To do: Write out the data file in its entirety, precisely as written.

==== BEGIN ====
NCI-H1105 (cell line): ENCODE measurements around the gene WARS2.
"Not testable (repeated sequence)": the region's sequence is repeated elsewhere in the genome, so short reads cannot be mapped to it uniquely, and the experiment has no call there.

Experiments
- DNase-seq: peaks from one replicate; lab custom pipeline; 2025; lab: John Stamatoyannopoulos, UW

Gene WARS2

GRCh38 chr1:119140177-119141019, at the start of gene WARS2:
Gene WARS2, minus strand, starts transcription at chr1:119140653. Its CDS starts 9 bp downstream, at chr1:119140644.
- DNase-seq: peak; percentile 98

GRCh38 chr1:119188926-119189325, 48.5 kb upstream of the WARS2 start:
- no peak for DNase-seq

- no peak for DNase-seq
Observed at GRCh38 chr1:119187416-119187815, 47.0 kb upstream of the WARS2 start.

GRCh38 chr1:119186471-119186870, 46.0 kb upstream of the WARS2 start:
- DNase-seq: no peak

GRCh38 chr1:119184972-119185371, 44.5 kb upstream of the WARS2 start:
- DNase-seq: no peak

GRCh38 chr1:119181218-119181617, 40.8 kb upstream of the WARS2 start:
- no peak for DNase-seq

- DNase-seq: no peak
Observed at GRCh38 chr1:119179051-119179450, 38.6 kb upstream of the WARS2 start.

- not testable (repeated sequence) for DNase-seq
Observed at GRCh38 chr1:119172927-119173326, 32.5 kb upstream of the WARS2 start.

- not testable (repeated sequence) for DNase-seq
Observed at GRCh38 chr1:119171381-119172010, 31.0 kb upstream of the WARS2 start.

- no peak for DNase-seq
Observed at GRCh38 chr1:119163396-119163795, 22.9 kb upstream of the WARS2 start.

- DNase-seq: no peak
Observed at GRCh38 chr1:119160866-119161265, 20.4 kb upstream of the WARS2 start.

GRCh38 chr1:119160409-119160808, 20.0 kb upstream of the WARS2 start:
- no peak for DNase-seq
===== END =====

NCI-H1105 (cell line): ENCODE measurements around the gene WARS2.
"Not testable (repeated sequence)": the region's sequence is repeated elsewhere in the genome, so short reads cannot be mapped to it uniquely, and the experiment has no call there.

Experiments
- DNase-seq: peaks from one replicate; lab custom pipeline; 2025; lab: John Stamatoyannopoulos, UW

Gene WARS2

GRCh38 chr1:119140177-119141019, at the start of gene WARS2:
Gene WARS2, minus strand, starts transcription at chr1:119140653. Its CDS starts 9 bp downstream, at chr1:119140644.
- DNase-seq: peak; percentile 98

GRCh38 chr1:119188926-119189325, 48.5 kb upstream of the WARS2 start:
- no peak for DNase-seq

- no peak for DNase-seq
Observed at GRCh38 chr1:119187416-119187815, 47.0 kb upstream of the WARS2 start.

GRCh38 chr1:119186471-119186870, 46.0 kb upstream of the WARS2 start:
- DNase-seq: no peak

GRCh38 chr1:119184972-119185371, 44.5 kb upstream of the WARS2 start:
- DNase-seq: no peak

GRCh38 chr1:119181218-119181617, 40.8 kb upstream of the WARS2 start:
- no peak for DNase-seq

- DNase-seq: no peak
Observed at GRCh38 chr1:119179051-119179450, 38.6 kb upstream of the WARS2 start.

- not testable (repeated sequence) for DNase-seq
Observed at GRCh38 chr1:119172927-119173326, 32.5 kb upstream of the WARS2 start.

- not testable (repeated sequence) for DNase-seq
Observed at GRCh38 chr1:119171381-119172010, 31.0 kb upstream of the WARS2 start.

- no peak for DNase-seq
Observed at GRCh38 chr1:119163396-119163795, 22.9 kb upstream of the WARS2 start.

- DNase-seq: no peak
Observed at GRCh38 chr1:119160866-119161265, 20.4 kb upstream of the WARS2 start.

GRCh38 chr1:119160409-119160808, 20.0 kb upstream of the WARS2 start:
- no peak for DNase-seq